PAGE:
Churchwell, Sarah 1970–
Churchwell, Sarah 1970–
(Sarah Bartlett Churchwell)
PERSONAL: Born 1970. Education: Vassar College, B.A.; Princeton University, M.A., Ph.D.
Contributor to books, including The Cambridge Guide to Women's Writing, edited by Lorna Sage, Cambridge University Press, 1999; and Middlebrow Moderns: Popular Women Writers and the Literary Market of the 1920s, by Lisa Botshon and Meredith Goldsmith, Northeastern University Press, 2003. Contributor of reviews to Times Literary Supplement; contributor to other periodicals, including Antioch Review, Criticism, Auto/Biography Studies, Contemporary Literature, and American Literary Review.
SIDELIGHTS: Sarah Churchwell is a scholar of American popular culture whose interests include film and literary theory, gender theory, and the study of popular myths and icons. For her first book, The Many Lives of Marilyn Monroe, she chose to write about the glamorous, beautiful Hollywood star who died at the age of thirty-six from a drug overdose. Monroe, whose real name was Norma Jean, has had her personality blown up and distorted to unrecognizable proportions over the years, according to Churchwell. In her book, she analyzes the numerous biographies and other works about Monroe in an effort to analyze how the Marilyn Monroe myth was created and explain why the actress became such an obsession to so many. Monroe's image, Churchwell maintains, has been mythologized to such an extent that she has become "a metaphor that has lost its figurative power, and gets taken literally."
The author studies the writings of such people as Monroe's former husband, playwright Arthur Miller, as well as writers like Gloria Steinem, Joyce Carol Oates, and Norman Mailer, all of whom have fueled the myth. These testimonies and portraits, notes Churchwell, are distorted by the authors' flawed perspectives, skewed by "misogyny, moralizing, speculation, eroticism, resentment, and fear," according to Booklist contributor Donna Seaman. Seaman called the book a "bold deconstruction of the Monroe myth." A Publishers Weekly contributor appreciated the "refreshingly detached perspective" of The Many Lives of Marilyn Monroe. A.O. Scott, writing in the New York Times Book Review, found that the book "is in large measure a sustained, strenuous critique of the lazy thinking, sloppy research and overall softheadedness that characterize so much popular biographical writing."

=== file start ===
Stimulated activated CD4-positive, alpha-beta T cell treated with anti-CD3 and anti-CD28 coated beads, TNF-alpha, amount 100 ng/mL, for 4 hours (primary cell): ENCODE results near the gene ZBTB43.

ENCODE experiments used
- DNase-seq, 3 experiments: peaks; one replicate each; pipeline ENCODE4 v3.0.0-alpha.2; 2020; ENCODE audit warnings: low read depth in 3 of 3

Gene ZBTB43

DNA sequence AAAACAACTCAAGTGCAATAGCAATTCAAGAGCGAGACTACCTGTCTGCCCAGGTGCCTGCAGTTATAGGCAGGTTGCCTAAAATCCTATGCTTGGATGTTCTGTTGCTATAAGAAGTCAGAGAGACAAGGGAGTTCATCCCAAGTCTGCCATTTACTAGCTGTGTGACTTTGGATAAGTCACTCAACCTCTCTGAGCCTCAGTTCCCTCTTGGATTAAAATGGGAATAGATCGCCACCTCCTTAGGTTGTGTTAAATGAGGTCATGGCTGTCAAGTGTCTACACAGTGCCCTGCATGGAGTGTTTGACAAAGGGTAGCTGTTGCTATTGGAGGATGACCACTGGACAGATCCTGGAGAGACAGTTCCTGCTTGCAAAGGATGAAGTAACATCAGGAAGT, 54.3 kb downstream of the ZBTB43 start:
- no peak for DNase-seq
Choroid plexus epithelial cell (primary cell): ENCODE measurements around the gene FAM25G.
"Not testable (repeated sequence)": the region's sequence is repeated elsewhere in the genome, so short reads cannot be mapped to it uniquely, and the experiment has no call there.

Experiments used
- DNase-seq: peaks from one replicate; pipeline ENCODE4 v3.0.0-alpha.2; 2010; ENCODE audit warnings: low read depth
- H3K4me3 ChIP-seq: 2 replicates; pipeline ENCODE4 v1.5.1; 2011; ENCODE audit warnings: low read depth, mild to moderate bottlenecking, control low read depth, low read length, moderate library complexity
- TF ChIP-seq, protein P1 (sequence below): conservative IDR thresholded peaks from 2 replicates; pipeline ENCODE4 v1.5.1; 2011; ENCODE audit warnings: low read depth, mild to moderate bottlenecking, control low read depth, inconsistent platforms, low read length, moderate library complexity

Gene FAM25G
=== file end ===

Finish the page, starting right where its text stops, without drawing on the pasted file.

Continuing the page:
BIOGRAPHICAL AND CRITICAL SOURCES:
Booklist, December 15, 2004, Donna Seaman, review of The Many Lives of Marilyn Monroe, p. 698.
Choice, October, 2005, J. Bodnar, review of The Many Lives of Marilyn Monroe, p. 299.
Kirkus Reviews, October 15, 2004, review of The Many Lives of Marilyn Monroe, p. 992.
Library Journal, November 15, 2004, Carol J. Binkowski, review of The Many Lives of Marilyn Monroe, p. 62.
Nation, November 7, 2005, Jon Mooallem, "Over My Dead Body," review of The Many Lives of Marilyn Monroe, p. 33.
New York Times Book Review, March 6, 2005, A.O. Scott, "Marilyn as Metaphor," p. 16.
Publishers Weekly, November 15, 2004, review of The Many Lives of Marilyn Monroe, p. 50.
University of East Anglia Web site, http://www.uea.ac.uk/ (January 20, 2006), biographical and career information on Sarah Churchwell.